Bodie cupped his hands around his mouth and yelled again. He held his breath, straining to hear even a faint response above the sound of rushing water. Nothing. “Now what?” Bodie asked, as much to himself as to the adult.
“Well, let’s take an inventory,” said the judge. He turned his daypack upside down, and the contents clattered onto the rock floor in front of him. Bodie did the same. Between them they had a long, stout rope, a few carabiners, and several spike-shaped bolts, as well as bottles of water, a first-aid kit, and flashlights with extra batteries.
They discussed their strategy. Each had done some simple rock climbing in the past, but with safety harnesses and expert supervision. Edging across the narrow ledge would be simpler, but riskier. Bodie picked up a bolt. Not finding a hammer, he grabbed a grapefruit-sized rock and searched the wall until he found a crack. Into the crevice he wedged the pointed end of the anchor. He pounded it, and echoes boomed with each strike. After the spike was well into the rock, Bodie grasped the end with his thumb and forefinger and tried to shake it. Satisfied that the anchor was firmly embedded, he threaded the rope through the anchor’s hole and tied it securely.
They agreed that the judge would go first. Barnes tied a bowline knot in the rope, then slipped the large loop around his chest, just under the arms. Bodie held the extra rope around his rump and braced himself. He knew he might not be able to stop the judge if he fell, but he hoped he could slow the fall before he reached the end of the rope.
Judge Barnes stepped onto the ledge and inched his way across. On the far side of the chasm, he pounded another anchor into the rock and tied his end of the rope to it.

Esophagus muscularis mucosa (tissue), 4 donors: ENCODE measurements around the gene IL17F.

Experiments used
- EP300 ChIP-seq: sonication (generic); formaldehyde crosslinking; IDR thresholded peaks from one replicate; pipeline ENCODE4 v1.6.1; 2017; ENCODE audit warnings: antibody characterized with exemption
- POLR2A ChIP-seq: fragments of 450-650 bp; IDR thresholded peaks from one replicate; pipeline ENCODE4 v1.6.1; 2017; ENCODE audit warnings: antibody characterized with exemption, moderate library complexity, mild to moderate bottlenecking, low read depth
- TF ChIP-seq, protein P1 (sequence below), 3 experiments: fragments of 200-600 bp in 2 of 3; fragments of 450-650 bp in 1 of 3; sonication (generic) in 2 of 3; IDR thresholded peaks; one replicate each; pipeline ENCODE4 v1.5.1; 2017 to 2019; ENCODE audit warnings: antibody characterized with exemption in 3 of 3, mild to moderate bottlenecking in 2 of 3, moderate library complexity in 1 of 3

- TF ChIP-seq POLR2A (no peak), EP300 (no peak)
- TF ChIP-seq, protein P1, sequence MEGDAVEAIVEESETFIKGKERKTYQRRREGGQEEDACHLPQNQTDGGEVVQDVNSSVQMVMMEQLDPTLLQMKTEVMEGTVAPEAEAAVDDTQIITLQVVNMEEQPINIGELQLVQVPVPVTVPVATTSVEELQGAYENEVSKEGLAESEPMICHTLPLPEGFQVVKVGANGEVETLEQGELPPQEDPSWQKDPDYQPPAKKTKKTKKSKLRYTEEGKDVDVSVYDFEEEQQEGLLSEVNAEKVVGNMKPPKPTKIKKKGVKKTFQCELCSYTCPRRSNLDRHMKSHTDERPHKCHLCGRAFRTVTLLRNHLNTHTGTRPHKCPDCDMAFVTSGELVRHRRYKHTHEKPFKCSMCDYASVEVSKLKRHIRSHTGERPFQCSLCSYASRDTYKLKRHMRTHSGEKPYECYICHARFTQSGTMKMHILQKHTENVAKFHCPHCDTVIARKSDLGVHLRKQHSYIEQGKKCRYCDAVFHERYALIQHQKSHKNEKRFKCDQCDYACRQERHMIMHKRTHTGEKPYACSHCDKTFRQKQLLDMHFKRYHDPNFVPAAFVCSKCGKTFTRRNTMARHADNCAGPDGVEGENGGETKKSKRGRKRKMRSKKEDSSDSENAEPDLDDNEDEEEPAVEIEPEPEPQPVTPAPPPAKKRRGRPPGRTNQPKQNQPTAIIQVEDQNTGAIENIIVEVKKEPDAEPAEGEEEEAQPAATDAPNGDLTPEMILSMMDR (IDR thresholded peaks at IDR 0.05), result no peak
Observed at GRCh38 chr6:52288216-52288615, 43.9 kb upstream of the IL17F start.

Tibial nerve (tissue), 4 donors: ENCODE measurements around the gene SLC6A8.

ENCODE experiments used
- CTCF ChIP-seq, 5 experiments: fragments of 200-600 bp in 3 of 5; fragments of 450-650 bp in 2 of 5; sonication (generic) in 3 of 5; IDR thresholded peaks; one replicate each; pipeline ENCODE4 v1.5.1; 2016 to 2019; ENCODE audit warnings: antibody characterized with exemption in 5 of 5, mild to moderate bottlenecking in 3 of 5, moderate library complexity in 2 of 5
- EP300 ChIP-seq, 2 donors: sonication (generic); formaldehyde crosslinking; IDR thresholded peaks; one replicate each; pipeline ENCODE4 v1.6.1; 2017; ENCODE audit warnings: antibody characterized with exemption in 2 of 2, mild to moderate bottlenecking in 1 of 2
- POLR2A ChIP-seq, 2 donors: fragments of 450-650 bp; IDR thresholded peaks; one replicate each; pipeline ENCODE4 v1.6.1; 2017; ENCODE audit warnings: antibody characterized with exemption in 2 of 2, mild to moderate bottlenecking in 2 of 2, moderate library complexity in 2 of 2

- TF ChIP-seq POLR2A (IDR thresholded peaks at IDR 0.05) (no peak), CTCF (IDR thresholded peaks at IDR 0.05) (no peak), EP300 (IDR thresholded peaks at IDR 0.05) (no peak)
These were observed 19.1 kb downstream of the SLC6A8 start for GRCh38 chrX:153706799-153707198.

Bodie undid his own end, looped it around his chest, and tied a bowline knot. Suddenly, the thought of falling paralyzed him. His legs felt numb. They wouldn’t move. What if he couldn’t do it?
“It’s easy,” said the judge. “Just be careful. And take your time.”
After a moment Bodie pressed his face and body against the rough rock wall and firmly gripped a jagged outcropping. His other hand found a convenient crack in the wall. He eased his feet along the ledge, then found new handholds, one after the other. Once his hands had a good grip, he moved his feet farther along the ledge.
“You’re doing great,” said the judge. “There’s no rush—just take your time.”
The words reassured Bodie, but his heart pumped full blast. The trick, they had agreed, was to focus on the ledge and the handholds, to keep moving forward and not think about the cavern below.
He was halfway across the ledge when the earth rumbled. He closed his eyes and held his breath. Fingers on each hand clutched gritty stone as he pressed his face and body against the wall. The earth vibrated. Rock fragments and dust sprinkled his face. Suddenly, the wall buckled. Big chunks of stone popped loose and fell. A section of the ledge under Bodie broke free. His fingers ripped from their holds. He slid downward, bouncing roughly away from the jagged wall.